Russian and foreign experts of the Valdai Club seem to believe the U.S.-Russia ceasefire on Syria is likely to work. Here is why.

A soldier of the Syrian Arab Army (SAA) near the town of Mhin, Syria. Photo: Sputnik

With Moscow and Washington ready to sign the ceasefire deal on Syria this Saturday, Russian and foreign high-profile experts and politicians attending the Valdai Club’s annual conference “The Middle East: From Violence to Security” in Moscow on Feb. 25-26 seem to be cautiously optimistic about the odds of stopping the five-year-long bloodshed in Syria. In a broader perspective, the participants are debating the dynamics and challenges of the Middle East.

What are the odds of implementing the ceasefire deal?

Arguably, the major takeaway of the first day of the Valdai Club is that the Syrian ceasefire may produce a lasting truce. Ever since Russian Foreign Minister Sergey Lavrov and U.S. Secretary of State John Kerry made a joint statement announcing the ceasefire regime in Syria, there were reasonable doubts about whether the ceasefire would actually be implemented.

In fact, reasons to doubt the likelihood of its success are plentiful. The sheer number of stakeholders in the Syrian conflict makes it hard to ensure compliance. Konstantin Kosachev, head of the Foreign Affairs Committee of Russia’s Federal Council, argues that, since the end of the Cold War, the political landscape of the Middle East has become more complex than it used to be.

“The complexity of the Syrian crisis is that there are too many foreign actors in Syria with different agendas,” agreed Yasar Yakis, Turkey's former Foreign Minister. The divergence of interests of the multiple stakeholders makes it difficult to work out a ceasefire that could satisfy all the parties.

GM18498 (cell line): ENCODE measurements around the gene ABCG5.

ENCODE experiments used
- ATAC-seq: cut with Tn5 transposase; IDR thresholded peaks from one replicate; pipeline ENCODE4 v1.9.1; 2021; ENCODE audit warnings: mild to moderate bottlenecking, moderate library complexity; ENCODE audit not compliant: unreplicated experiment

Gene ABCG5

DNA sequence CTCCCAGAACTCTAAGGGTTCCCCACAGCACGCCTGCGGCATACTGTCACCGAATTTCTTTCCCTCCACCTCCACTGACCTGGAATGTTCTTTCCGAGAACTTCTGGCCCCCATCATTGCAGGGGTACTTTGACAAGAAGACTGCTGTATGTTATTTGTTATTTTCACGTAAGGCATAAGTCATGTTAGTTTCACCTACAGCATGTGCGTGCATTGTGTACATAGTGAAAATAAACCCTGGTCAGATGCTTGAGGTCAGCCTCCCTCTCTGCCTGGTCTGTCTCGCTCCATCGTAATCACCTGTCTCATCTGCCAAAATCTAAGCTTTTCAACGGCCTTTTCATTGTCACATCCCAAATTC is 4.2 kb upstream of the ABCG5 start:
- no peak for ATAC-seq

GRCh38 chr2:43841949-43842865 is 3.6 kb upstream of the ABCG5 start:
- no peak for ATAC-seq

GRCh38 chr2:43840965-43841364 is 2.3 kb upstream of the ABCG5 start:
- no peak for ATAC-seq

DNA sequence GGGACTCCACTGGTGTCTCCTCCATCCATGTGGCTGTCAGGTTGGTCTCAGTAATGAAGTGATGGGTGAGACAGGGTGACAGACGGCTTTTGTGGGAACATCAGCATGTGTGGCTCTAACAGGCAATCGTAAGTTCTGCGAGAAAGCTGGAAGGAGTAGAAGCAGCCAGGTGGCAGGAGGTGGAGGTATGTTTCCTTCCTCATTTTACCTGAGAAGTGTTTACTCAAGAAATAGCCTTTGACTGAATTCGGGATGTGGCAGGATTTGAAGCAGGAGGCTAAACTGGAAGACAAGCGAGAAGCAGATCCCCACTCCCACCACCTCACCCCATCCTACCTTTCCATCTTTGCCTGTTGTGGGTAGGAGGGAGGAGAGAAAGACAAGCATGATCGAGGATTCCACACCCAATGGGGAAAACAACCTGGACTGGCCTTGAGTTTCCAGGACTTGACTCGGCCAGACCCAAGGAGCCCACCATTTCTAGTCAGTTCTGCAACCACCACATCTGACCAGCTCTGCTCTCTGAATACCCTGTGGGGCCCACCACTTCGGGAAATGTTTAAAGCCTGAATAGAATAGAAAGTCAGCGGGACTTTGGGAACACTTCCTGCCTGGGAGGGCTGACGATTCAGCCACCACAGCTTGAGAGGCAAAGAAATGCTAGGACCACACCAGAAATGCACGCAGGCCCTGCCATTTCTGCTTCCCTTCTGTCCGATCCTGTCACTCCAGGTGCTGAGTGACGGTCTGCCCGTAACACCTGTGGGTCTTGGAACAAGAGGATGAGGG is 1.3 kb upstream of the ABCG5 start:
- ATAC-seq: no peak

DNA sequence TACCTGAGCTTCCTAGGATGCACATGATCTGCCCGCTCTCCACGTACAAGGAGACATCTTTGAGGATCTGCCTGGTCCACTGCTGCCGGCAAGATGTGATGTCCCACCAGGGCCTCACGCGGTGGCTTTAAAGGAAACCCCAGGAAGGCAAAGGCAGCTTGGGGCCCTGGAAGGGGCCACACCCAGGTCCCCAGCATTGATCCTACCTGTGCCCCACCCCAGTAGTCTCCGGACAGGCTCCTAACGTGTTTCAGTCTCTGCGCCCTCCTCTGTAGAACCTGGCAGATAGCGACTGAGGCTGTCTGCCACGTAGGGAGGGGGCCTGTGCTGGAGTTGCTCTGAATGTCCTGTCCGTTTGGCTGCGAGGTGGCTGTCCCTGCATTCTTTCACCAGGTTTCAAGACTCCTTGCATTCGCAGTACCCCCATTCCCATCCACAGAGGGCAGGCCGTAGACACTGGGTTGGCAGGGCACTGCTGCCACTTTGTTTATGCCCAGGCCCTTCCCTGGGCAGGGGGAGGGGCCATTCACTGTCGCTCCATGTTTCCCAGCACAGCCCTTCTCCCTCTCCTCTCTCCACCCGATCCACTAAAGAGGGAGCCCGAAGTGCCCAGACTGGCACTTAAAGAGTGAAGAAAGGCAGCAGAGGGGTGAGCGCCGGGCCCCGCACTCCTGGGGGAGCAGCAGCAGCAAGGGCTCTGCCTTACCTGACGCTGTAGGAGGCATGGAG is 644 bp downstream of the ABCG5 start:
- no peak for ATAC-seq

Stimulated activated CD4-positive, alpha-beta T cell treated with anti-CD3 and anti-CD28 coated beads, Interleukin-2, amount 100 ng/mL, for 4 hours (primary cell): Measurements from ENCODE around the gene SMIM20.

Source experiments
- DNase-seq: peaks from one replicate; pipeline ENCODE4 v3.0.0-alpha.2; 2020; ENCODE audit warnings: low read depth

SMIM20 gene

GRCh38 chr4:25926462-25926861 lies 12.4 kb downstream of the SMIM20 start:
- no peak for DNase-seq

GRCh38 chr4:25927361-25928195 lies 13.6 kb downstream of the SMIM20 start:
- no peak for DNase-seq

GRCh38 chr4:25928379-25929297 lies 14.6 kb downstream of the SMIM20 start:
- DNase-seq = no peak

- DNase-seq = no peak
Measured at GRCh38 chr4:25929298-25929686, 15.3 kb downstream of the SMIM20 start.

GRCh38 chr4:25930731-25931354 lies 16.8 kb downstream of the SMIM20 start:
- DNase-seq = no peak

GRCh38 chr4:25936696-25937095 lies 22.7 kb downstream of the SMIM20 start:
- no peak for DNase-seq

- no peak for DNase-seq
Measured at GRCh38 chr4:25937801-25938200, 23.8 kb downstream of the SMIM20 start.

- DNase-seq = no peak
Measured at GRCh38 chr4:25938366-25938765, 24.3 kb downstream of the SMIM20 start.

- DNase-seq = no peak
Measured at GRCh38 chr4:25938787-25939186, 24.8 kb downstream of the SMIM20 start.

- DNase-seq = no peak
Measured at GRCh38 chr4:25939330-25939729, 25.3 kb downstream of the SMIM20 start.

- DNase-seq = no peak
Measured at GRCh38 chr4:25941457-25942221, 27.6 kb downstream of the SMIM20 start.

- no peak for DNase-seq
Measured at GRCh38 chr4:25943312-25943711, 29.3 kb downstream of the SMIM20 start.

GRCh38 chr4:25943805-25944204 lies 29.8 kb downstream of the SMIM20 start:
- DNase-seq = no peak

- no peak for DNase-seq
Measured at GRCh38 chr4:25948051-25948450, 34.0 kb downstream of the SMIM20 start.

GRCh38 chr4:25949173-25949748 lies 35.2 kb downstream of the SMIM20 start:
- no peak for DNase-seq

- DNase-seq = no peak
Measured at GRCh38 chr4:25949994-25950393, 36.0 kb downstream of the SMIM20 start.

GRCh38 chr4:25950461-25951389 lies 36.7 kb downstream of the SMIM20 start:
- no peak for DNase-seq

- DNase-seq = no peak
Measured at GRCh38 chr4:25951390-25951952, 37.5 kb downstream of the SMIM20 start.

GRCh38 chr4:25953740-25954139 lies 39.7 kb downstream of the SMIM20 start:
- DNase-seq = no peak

Furthermore, numerous observers doubted the willingness of Russia, a major sponsor of the ceasefire, to comply with its own provisions. “So far the Russian intervention has been inefficient [in producing a political solution to the crisis],” said Joseph Bahout, a visiting scholar of the Middle East Program at the Carnegie Endowment for International Peace.

At the same time, Bahout agreed that the Russian government might play a positive role in Syria if it forces the regime of Syrian President Bashar al-Assad to enter a dialogue with the opposition.

Recently, Kerry spoke about “Plan B,” implying that the U.S. administration might have an alternative scenario for Syria on the table in case Russia proceeds with its airstrikes in violation of the ceasefire regime.

Indeed, some provisions of the ceasefire agreement allow for such an unfortunate scenario. The agreement excludes terrorist organizations, primarily the Islamic State of Iraq and the Greater Syria (ISIS) and Jabhat al-Nusra, an Al-Qaeda affiliate operating in Syria.

Given that the U.S. and Russia have still failed to draft a common list of terrorist organizations fighting in Syria (with Russia’s list being broader), the concern over the potential durability of the ceasefire is valid. Recent speculations about Turkey’s plans to send ground troops to Syria cast yet another shadow on the fragile initiative to stop fighting in Syria.

Nevertheless, participants of the Valdai Club seem to believe that the ceasefire regime is likely to succeed and finally put Syria on track to political agreement. For example, Mikhail Bogdanov, the deputy foreign minister of Russia, referred to the personal contact of the presidents of Russia and the U.S. as an essential sign of the two governments’ resolution to implement and observe the ceasefire. In addition, the deputy minister spoke of the efforts the two powers to ensure compliance of all the conflict parties with the agreement.